THE WOMAN IN BLACK
Festival Theatre, Malvern, Tuesday 14th May, 2013
Stephen Mallatratt’s splendid adaptation of Susan Hill’s novel continues to pull in the crowds in London’s West End, and this touring production shows no dip in quality. The genius of the adaptation is that it celebrates its theatricality. The central ghost story becomes a play-within-a-play. Arthur Kipps (Julian Forsyth) has enlisted The Actor (Antony Eden) to help him zhuzh up his storytelling techniques – he has a tale from his past he needs to get off his chest. As they rehearse, the Actor brings in more and more theatrical elements (lighting changes, recorded sounds) taking on the role of Kipps for himself. This means that Kipps has to portray all the other characters in the story and as we are led through some humorous scenes that chart Kipps’s halting progress as a budding performer, we are introduced to the conventions that will be used as the central narrative takes shape.
And so we are drawn in to the tale of a young solicitor visiting the remote estate of a deceased client. There is a town of suspicious and truculent locals and a tragic history that makes everyone shifty and jumpy.
It works brilliantly.
The atmosphere is quickly created and the tension cranks up through judicious use of silence and sudden loud noises. People scream. As more details about the story are teased out, the terror in the auditorium becomes almost palpable.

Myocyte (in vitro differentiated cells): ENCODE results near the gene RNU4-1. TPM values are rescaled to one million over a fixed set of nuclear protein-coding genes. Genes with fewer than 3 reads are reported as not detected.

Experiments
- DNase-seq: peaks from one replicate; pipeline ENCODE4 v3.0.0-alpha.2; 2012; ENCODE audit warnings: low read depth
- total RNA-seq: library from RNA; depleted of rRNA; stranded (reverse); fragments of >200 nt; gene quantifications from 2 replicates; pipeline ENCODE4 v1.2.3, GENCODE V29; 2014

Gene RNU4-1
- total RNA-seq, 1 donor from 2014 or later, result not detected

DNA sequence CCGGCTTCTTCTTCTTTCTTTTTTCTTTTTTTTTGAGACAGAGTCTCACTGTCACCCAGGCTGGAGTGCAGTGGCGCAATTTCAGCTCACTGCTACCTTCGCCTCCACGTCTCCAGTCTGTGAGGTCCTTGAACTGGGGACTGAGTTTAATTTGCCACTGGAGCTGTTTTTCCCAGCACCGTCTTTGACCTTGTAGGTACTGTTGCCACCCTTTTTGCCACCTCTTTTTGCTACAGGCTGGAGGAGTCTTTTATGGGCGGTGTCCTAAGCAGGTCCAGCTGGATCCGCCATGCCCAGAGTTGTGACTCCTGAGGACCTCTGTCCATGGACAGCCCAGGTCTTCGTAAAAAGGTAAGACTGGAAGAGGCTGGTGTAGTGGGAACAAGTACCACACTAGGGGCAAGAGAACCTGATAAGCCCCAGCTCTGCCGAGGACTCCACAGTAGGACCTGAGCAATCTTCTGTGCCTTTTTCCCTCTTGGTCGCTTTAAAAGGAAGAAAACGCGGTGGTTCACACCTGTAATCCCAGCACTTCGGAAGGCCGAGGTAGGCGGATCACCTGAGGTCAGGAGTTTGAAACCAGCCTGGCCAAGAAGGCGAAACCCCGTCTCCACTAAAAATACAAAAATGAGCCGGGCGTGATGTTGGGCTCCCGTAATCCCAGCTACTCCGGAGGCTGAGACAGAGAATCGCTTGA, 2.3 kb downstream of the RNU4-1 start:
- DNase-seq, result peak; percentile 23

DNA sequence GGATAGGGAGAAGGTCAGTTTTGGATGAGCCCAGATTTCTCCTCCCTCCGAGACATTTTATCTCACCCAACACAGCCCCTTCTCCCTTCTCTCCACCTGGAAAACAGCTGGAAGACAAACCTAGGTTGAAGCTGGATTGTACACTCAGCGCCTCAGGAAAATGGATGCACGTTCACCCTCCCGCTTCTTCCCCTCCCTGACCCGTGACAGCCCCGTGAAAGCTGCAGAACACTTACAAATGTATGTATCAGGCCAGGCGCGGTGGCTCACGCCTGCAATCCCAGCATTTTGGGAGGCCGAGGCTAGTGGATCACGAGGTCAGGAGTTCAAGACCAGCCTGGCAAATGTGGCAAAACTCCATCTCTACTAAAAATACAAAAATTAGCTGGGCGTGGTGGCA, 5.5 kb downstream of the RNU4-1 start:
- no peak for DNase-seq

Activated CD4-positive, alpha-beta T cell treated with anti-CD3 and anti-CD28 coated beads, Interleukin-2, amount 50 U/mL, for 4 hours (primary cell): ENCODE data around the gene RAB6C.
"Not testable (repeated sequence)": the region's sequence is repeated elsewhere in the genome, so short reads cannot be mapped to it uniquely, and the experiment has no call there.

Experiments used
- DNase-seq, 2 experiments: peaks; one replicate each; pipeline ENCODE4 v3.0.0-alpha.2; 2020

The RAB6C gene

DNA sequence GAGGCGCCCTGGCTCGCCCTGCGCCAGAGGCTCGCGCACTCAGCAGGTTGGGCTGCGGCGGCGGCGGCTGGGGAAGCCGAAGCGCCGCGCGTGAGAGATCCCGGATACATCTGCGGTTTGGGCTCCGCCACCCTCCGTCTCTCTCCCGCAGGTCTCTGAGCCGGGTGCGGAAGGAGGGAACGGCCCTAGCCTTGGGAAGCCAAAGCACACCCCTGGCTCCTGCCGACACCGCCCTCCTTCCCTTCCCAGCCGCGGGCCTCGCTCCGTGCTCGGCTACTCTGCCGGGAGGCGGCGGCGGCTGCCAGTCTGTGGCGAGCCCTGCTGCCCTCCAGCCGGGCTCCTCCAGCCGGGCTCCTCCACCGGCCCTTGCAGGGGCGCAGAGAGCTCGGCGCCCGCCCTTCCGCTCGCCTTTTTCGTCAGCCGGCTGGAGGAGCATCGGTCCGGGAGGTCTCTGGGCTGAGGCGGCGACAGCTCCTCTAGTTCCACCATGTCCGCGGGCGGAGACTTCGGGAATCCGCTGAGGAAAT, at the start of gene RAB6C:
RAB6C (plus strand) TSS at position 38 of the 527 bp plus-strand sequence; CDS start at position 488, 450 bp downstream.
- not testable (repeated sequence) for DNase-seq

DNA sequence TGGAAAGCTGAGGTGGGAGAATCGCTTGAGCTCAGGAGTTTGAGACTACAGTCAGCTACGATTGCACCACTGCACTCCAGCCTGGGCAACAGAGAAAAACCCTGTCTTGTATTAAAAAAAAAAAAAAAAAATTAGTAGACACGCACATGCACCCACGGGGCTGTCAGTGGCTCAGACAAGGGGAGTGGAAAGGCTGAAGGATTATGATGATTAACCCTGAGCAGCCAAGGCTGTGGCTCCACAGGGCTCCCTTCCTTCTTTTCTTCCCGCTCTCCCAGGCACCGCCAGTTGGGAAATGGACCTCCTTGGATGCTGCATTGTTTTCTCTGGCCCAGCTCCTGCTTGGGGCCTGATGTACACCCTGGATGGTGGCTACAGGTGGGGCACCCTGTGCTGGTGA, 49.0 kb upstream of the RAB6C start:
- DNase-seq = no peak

Antony Eden leads the performance as the Actor, guiding Kipps through his various roles, and playing out moments of suspense and shock with perfect timing. Julian Forsyth is endearing as the mumbling Kipps who gets into his stride with an impressive range of characterisations.
Robin Herford’s direction plays the audience like a string section. Contrasts of loud and quiet, stillness and movement, and changes of pace keep us on edge. When laughter comes, it is from nervous relief. Our imaginations are thoroughly engaged – and no one can scare you more than you can scare yourself.
I think people keep going back to The Woman in Black precisely because it delivers a theatrical experience. It puts us through the mill via tried and tested theatrical conventions and techniques. It is like surrendering yourself to a ride at a theme park. A ghost train.